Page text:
Another climate strike was staged in Armidale's Central Park on Friday morning, and this time about 400 people walked to the front of the Member for Northern Tablelands electorate office.
One of the event organisers Helen Webb said she believed Mr Marshall had the well-being of his electorate at at heart.
"I think he has a challenging job because he has strong lobbyists pushing him for the use of fossil fuels in his electorate," she said.
"He's also had pressure to change land clearing laws to allow widespread clearing. That has increased emissions and reduced the storage of carbon.
"There's also evidence of things the State Government is trying to do in a positive sense."
Ms Webb said that although there were government responses, we were already seeing that just one degree of warming was too hot.
"Already we have disasters occurring on our reef, oceans rising, Pacific islands going underwater," she said.
"Within our community, we're facing a countdown to the time when we will run out of water.
"I've got a government document about risk management. It shows a list of catastrophic risk; running out of water, businesses not having water, people not being able to sell houses - all of those things we could be facing."
Ms Webb said it was such an interesting time because we were all being called to "step up".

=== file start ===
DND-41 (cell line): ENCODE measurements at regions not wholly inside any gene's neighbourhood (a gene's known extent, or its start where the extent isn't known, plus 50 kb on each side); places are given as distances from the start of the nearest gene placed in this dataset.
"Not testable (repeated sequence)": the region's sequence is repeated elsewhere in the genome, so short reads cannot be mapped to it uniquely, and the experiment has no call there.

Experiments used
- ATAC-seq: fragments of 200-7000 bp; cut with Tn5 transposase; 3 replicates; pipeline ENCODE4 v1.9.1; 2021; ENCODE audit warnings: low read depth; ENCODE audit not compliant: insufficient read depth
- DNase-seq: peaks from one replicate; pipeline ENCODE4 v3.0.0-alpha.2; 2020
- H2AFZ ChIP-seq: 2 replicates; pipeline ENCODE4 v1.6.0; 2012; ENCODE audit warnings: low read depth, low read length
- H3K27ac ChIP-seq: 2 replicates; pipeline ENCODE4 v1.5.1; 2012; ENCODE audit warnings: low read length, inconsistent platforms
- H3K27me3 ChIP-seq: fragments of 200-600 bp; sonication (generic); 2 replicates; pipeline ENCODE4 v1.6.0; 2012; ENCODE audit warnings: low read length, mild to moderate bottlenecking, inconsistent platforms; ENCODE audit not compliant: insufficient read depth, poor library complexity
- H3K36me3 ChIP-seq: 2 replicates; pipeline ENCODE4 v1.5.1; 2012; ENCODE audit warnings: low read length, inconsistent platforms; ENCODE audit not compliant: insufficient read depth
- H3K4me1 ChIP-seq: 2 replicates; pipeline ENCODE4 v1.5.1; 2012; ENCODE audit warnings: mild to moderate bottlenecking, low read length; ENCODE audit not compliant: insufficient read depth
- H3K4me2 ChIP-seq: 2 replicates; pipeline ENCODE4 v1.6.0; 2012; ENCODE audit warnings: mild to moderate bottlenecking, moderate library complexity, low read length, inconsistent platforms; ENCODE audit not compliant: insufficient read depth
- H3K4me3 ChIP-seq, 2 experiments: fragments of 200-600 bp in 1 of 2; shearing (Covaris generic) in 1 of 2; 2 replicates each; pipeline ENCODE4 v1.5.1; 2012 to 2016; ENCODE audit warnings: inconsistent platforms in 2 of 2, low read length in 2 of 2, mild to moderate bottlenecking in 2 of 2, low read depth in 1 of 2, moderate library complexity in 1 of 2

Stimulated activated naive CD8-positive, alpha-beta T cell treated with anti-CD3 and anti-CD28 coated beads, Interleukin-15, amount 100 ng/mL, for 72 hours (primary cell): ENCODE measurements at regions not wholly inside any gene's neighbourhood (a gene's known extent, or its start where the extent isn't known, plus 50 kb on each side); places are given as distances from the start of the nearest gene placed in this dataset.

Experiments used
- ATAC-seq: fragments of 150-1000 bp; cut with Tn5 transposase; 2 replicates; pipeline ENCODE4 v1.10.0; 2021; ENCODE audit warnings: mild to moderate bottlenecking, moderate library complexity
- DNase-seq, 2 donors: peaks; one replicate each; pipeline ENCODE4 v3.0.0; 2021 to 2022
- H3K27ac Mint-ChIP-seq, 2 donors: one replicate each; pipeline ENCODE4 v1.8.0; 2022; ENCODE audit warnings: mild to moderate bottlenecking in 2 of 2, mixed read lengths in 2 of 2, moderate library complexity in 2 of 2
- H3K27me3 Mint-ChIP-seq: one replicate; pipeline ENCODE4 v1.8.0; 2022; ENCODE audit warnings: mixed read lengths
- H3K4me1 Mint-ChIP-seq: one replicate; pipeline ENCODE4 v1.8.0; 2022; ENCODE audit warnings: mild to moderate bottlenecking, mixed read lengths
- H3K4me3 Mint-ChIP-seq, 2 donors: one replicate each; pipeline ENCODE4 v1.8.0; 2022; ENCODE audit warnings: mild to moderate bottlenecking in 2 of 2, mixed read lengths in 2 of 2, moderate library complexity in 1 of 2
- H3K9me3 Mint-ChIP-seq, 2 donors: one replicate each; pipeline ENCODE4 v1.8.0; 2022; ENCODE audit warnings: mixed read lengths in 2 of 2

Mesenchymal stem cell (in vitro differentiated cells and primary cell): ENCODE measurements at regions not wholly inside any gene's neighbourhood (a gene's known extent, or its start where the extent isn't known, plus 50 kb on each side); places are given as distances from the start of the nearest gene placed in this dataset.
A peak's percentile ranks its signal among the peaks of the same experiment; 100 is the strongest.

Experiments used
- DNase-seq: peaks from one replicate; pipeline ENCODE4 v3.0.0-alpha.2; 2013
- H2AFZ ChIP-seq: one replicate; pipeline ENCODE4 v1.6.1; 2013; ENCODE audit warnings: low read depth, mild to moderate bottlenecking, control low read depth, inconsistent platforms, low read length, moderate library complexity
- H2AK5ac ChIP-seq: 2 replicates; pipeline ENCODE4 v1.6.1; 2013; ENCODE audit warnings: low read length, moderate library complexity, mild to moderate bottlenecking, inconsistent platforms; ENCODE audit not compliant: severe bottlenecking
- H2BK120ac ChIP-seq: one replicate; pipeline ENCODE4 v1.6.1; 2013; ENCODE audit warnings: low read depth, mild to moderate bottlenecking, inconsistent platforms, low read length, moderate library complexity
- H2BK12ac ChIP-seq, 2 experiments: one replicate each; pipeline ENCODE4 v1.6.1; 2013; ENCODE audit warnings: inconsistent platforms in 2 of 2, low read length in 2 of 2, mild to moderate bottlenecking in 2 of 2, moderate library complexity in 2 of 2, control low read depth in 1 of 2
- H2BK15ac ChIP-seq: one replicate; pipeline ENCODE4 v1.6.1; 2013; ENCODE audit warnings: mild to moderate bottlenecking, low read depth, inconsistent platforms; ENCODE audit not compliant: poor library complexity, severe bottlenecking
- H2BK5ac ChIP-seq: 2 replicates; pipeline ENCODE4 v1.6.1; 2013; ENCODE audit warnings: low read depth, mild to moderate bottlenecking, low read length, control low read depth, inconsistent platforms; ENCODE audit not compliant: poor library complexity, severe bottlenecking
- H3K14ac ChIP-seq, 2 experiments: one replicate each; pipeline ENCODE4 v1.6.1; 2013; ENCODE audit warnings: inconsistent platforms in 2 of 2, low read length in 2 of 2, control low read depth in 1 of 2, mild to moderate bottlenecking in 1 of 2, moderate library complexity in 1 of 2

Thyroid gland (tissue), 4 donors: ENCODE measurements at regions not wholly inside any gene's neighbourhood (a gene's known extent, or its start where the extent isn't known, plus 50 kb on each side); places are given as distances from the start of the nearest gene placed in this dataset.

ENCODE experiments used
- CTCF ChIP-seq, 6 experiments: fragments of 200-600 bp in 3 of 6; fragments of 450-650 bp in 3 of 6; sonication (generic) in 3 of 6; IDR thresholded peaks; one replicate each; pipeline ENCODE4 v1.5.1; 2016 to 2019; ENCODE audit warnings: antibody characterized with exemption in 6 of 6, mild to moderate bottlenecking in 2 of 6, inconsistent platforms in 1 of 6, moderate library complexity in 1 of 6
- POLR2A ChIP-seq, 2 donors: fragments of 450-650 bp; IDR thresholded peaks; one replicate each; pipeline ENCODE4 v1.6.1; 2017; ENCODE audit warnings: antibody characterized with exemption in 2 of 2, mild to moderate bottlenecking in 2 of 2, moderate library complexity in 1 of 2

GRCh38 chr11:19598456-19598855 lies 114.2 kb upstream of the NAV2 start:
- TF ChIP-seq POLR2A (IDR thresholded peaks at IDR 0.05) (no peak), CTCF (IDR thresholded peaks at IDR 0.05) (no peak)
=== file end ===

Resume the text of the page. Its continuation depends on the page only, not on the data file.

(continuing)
"In this emergency that we're facing, the urgency of need to act is crucial, and the human ability to respond to that urgency is in question," she said.
"This planet is capable of being eight degrees hotter, or more, and we're not going to be able to live on it if it is. We could be heading in that direction unless we make the changes that are needed."
TheMember the for Northern Tablelands Adam Marshall was visiting bushfire victims at Lower Creek at the time of the protest.
He agreed the climate was definitely changing.
"Longer and deeper dry spells and droughts, which create an environment conducive to large-scale bushfires, and more extremes in our weather patterns is something we have to tackle and plan for together - all three levels of government and our communities," he said.
"You'd struggle to find a more passionate advocate for renewables than me in the State Parliament, let alone the NSW Government," he said.
"I am very proud that our region is now on the cusp of generating more energy via renewables than we collectively consume, hence why we are one of only three designated renewables zones in the State.
"We are leading the way and setting an example for other parts of Australia. We are punching well above our weight and helping the State meet its ambitious climate change and zero net emissions targets."